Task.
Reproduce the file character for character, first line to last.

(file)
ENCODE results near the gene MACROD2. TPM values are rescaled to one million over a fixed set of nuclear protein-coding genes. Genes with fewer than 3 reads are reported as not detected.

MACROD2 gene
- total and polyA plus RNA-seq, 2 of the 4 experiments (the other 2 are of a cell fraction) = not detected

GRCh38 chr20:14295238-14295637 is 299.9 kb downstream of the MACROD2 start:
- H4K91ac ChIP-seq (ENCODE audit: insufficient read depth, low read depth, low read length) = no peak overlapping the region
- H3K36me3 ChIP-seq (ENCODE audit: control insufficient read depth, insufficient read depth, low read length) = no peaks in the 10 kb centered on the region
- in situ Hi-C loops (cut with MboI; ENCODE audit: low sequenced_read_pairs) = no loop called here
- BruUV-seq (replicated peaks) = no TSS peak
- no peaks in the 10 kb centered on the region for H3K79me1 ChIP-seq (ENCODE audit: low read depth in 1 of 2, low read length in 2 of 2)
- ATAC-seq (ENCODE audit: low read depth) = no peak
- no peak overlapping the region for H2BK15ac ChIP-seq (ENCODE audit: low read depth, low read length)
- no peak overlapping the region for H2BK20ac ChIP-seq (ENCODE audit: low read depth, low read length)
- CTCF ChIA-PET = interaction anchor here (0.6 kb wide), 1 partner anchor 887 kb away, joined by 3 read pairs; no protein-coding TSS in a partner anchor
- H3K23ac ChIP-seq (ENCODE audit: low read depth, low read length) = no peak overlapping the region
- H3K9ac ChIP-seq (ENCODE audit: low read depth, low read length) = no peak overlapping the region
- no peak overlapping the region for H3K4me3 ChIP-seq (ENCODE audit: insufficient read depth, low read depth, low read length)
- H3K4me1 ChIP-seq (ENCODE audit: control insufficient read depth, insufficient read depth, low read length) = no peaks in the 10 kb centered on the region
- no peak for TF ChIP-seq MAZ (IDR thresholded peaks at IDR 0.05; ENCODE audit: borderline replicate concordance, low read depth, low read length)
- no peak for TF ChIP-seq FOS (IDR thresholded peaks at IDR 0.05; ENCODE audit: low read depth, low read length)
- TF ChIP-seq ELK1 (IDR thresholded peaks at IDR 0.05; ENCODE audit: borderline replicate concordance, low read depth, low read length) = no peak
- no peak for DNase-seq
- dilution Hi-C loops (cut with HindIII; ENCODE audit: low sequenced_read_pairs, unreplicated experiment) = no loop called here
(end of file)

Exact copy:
ENCODE results near the gene MACROD2. TPM values are rescaled to one million over a fixed set of nuclear protein-coding genes. Genes with fewer than 3 reads are reported as not detected.

MACROD2 gene
- total and polyA plus RNA-seq, 2 of the 4 experiments (the other 2 are of a cell fraction) = not detected

GRCh38 chr20:14295238-14295637 is 299.9 kb downstream of the MACROD2 start:
- H4K91ac ChIP-seq (ENCODE audit: insufficient read depth, low read depth, low read length) = no peak overlapping the region
- H3K36me3 ChIP-seq (ENCODE audit: control insufficient read depth, insufficient read depth, low read length) = no peaks in the 10 kb centered on the region
- in situ Hi-C loops (cut with MboI; ENCODE audit: low sequenced_read_pairs) = no loop called here
- BruUV-seq (replicated peaks) = no TSS peak
- no peaks in the 10 kb centered on the region for H3K79me1 ChIP-seq (ENCODE audit: low read depth in 1 of 2, low read length in 2 of 2)
- ATAC-seq (ENCODE audit: low read depth) = no peak
- no peak overlapping the region for H2BK15ac ChIP-seq (ENCODE audit: low read depth, low read length)
- no peak overlapping the region for H2BK20ac ChIP-seq (ENCODE audit: low read depth, low read length)
- CTCF ChIA-PET = interaction anchor here (0.6 kb wide), 1 partner anchor 887 kb away, joined by 3 read pairs; no protein-coding TSS in a partner anchor
- H3K23ac ChIP-seq (ENCODE audit: low read depth, low read length) = no peak overlapping the region
- H3K9ac ChIP-seq (ENCODE audit: low read depth, low read length) = no peak overlapping the region
- no peak overlapping the region for H3K4me3 ChIP-seq (ENCODE audit: insufficient read depth, low read depth, low read length)
- H3K4me1 ChIP-seq (ENCODE audit: control insufficient read depth, insufficient read depth, low read length) = no peaks in the 10 kb centered on the region
- no peak for TF ChIP-seq MAZ (IDR thresholded peaks at IDR 0.05; ENCODE audit: borderline replicate concordance, low read depth, low read length)
- no peak for TF ChIP-seq FOS (IDR thresholded peaks at IDR 0.05; ENCODE audit: low read depth, low read length)
- TF ChIP-seq ELK1 (IDR thresholded peaks at IDR 0.05; ENCODE audit: borderline replicate concordance, low read depth, low read length) = no peak
- no peak for DNase-seq
- dilution Hi-C loops (cut with HindIII; ENCODE audit: low sequenced_read_pairs, unreplicated experiment) = no loop called here